HTC EVO 3D review: An extra dimension
Retail package is good, but not perfect
The HTC EVO 3D is a high-end phone and as such you’d expect it to come with a pretty well stuffed box. It does deliver to a point: you get adequate storage in the form of an 8GB microSD card, there’s a microUSB cable to use for computer connections and with the charger head.
A single-piece headset completes what is by all standards a decent list. Yet, given the MHL connectivity of the EVO 3D, an HDMI cable would have certainly made sense. A carrying pouch would’ve also come in handy, in helping you protect your precious new smartphone.
In fairness though, none of the competitors offers a better package so we won’t be taking any points away from the HTC EVO 3D.
HTC EVO 3D 360-degree spin
The glasses-free 3D screens are obviously still quite a bit of a stretch for smartphones at this point. The EVO 3D is nearly a millimeter thicker than the Sensation. In fact, at 126 x 65 x 12.1 mm, the 3D smartphone is the thickest of all dual-core smartphones currently on the market. The 170 grams of weight are quite a load compared to some of the competitors.
Design is impressive
The HTC EVO 3D is quite an imposing handset, and not without some distinct design accents. The huge screen is usually enough to make a smartphone a looker, but we have a black metal frame here to maximize the “wow” effect.
And even though the handset be quite large and heavy it is only 2 grams heavier than the Optimus 3D, which should be the first and most important point of reference. The LG smartphone is also just 0.2mm slimmer and a bit taller and wider than the HTC flagship so it’s pretty much a tie.
And the back of the EVO 3D is pretty cool too. It might be all plastic, but the pattern of fine diagonal lines gives it texture and looks good. Even the faux gold-painted frame surrounding the dual camera deck somehow fits in here. By the way, the pair of camera lenses curiously makes the whole thing look like a compact tape-recorder.
The exposed USB port on the left is probably the only design solution that we’re not particularly fond of, Overall though, we quite like the EVO 3D exterior. Had it been as slim as the Galaxy S II, the HTC new flagship would have been close to perfection.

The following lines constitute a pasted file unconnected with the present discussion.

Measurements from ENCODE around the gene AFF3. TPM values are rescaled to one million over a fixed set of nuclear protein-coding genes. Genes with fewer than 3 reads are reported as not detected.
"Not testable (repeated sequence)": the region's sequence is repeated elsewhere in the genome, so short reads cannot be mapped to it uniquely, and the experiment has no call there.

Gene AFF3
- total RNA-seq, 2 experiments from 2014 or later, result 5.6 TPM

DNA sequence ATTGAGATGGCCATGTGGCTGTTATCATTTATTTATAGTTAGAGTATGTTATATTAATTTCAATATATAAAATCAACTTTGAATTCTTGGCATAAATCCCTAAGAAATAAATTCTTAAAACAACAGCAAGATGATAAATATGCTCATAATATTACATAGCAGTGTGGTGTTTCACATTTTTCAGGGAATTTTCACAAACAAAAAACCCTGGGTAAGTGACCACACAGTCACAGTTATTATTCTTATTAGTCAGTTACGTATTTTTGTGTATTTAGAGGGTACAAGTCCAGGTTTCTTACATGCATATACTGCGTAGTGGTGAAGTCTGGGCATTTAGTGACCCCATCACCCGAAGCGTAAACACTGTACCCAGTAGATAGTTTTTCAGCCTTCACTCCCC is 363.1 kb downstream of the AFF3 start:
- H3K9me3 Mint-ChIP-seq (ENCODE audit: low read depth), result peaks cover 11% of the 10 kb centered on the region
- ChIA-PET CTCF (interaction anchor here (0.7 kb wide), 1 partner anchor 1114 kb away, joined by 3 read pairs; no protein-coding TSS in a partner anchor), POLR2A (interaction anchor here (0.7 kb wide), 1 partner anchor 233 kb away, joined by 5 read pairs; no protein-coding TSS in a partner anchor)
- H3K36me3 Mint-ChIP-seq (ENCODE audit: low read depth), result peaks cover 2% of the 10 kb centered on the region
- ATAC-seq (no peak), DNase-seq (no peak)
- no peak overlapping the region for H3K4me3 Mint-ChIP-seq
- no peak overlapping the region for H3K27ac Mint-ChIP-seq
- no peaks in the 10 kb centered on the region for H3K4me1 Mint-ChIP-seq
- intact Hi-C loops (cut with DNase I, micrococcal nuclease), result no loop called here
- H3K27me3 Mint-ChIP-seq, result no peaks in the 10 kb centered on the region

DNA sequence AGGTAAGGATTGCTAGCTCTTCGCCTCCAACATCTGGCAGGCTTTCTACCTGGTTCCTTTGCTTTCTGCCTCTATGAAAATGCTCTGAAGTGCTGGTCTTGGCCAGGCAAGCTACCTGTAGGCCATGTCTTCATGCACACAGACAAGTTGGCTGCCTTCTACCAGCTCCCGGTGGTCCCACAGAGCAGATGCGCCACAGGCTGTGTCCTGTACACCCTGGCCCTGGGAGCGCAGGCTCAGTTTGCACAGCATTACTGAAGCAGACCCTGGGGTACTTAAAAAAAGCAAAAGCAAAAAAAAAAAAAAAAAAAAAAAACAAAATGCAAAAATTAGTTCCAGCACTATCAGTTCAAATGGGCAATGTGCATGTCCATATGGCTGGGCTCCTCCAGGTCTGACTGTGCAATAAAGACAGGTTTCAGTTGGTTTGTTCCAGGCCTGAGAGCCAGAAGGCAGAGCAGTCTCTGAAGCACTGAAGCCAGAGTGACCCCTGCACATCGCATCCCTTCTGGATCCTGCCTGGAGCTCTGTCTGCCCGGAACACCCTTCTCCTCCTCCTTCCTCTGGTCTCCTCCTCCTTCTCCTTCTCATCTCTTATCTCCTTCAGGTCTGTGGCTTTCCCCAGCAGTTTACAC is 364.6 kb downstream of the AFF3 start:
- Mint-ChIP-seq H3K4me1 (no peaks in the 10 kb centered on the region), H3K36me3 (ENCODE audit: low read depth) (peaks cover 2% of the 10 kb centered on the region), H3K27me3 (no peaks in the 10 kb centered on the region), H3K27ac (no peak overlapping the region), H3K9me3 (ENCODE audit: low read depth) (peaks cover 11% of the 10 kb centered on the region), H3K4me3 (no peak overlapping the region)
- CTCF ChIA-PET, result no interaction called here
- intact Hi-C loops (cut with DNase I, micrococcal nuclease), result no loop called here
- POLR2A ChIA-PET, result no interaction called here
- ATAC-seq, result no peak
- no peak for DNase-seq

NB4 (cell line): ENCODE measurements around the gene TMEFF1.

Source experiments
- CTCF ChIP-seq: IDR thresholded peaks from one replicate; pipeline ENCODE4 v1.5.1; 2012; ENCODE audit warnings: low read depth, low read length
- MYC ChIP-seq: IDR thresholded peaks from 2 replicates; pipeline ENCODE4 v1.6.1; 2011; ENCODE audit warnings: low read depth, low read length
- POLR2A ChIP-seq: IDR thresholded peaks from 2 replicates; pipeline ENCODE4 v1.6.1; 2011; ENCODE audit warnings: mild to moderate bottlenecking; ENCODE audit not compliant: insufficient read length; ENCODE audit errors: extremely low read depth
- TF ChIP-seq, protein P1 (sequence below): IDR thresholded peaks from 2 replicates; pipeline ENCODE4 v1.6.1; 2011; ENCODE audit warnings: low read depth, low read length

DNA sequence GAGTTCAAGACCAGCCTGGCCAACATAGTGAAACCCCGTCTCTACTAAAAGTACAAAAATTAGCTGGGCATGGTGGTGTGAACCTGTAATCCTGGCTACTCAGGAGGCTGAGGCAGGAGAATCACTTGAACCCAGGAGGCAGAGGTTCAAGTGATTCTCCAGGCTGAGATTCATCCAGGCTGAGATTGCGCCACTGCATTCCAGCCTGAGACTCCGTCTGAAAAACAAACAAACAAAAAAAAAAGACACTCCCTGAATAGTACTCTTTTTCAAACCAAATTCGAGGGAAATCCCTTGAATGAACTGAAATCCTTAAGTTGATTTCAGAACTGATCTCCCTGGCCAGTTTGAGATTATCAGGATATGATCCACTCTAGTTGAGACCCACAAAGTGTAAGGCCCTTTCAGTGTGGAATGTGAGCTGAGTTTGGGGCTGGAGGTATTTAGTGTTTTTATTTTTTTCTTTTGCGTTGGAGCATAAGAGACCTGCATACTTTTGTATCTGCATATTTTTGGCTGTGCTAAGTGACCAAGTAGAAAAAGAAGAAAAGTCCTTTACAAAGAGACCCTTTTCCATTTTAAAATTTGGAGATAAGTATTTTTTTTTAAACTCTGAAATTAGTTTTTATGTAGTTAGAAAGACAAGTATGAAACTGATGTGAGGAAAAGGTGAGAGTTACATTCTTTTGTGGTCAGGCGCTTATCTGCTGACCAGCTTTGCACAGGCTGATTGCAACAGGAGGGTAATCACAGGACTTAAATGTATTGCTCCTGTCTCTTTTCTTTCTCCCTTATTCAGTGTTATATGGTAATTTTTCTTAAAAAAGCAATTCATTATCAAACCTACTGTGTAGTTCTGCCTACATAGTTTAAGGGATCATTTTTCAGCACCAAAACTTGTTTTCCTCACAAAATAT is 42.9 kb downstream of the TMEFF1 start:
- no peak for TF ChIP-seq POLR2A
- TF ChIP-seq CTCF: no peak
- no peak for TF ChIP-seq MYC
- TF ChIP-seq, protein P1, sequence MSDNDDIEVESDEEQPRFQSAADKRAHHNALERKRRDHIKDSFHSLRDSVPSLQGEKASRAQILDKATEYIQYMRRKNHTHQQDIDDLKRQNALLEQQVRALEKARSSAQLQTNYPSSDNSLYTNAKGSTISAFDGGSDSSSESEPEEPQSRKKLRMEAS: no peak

3D screen left to do the talking
We now turn our attention to the HTC EVO 3D’s key feature, the stereoscopic LCD screen of qHD resolution (960 x 560 pixels). Just like with the LG Optimus 3D, you get the glasses-free stereoscopic effect using the parallax-barrier technology. That’s an extra screen layer that makes sure each eye sees a different set of pixels, giving a sense of depth.
The technology however does have a few downsides worth mentioning. For one, it only works in landscape mode and each eye gets only half of the screen’s horizontal resolution. Also, to be able to enjoy it fully you will need to find the sweet spot between your eyes and the handset's screen, which is different for everyone.
Our subjective impression of the HTC EVO 3D screen is that the stereoscopic effect is slightly less dramatic than on the LG Optimus 3D. It’s just not as sharp, with less prominent depth. The difference is small and the HTC phone has a wider sweet spot: finding the ideal viewing position is easier. It might even be possible for two people to watch 3D content on the EVO 3D screen simultaneously – unthinkable on the LG Optimus 3D.
Still, even if a tad dampened, the 3D imaging is impressive. The downside is that it’s only enabled in the EVO 3D camera app and gallery. The Optimus 3D had a larger number of preinstalled apps optimized to use its 3D screen, which is quite important given the next-to-non-existent supply of third-party offerings at this stage.
It does 2D too
That said, 2D performance is actually the more important aspect of the EVO 3D’s screen. True, it will be the stereoscopic part that will be drawing crowds, but users will be stuck in two dimensions 90% of the time.
The good news is that the EVO 3D has a large and bright high-res screen. The bad news is the same could be said for most of its competitors. The qHD resolution and the ample 4.3” diagonal certainly give it an advantage, but its contrast is no match for the AMOLEDs or even the Reality and Retina displays out there.
Viewing angles aren’t perfect either – the EVO 3D does a lot better than the previous generation of HTC devices (Desire HD, Desire Z etc.), but it’s losing way more contrast when looked at an angle than an Incredible S, for example. It’s not bad enough to be a burden in everyday use. But it won’t produce the stunning effect of the icons appearing as if they’re painted on top of the screen that some of the competitors have.
Then again, most of those competitors aren’t doing 3D in their spare time and the only one that does is not doing that much better either. The LG Optimus 3D might have a bit better contrast and viewing angles, but the EVO 3D resolution advantage more than makes up for that.
And here come the HTC EVO 3D display test results so you can see how that one compares to its peers.
|Display test||50% brightness||100% brightness|
|Black, cd/m2||White, cd/m2||Black, cd/m2||White, cd/m2|
|HTC EVO 3D||0.26||184||719||0.65||495||761|
|LG Optimus 3D||0.22||226||1019||0.49||520||1068|
|LG Optimus 2X||0.23||228||982||0.35||347||1001|
|Motorola Atrix 4G||0.48||314||652||0.60||598||991|
|Samsung I9100 Galaxy S II||0||231||∞||0||362||∞|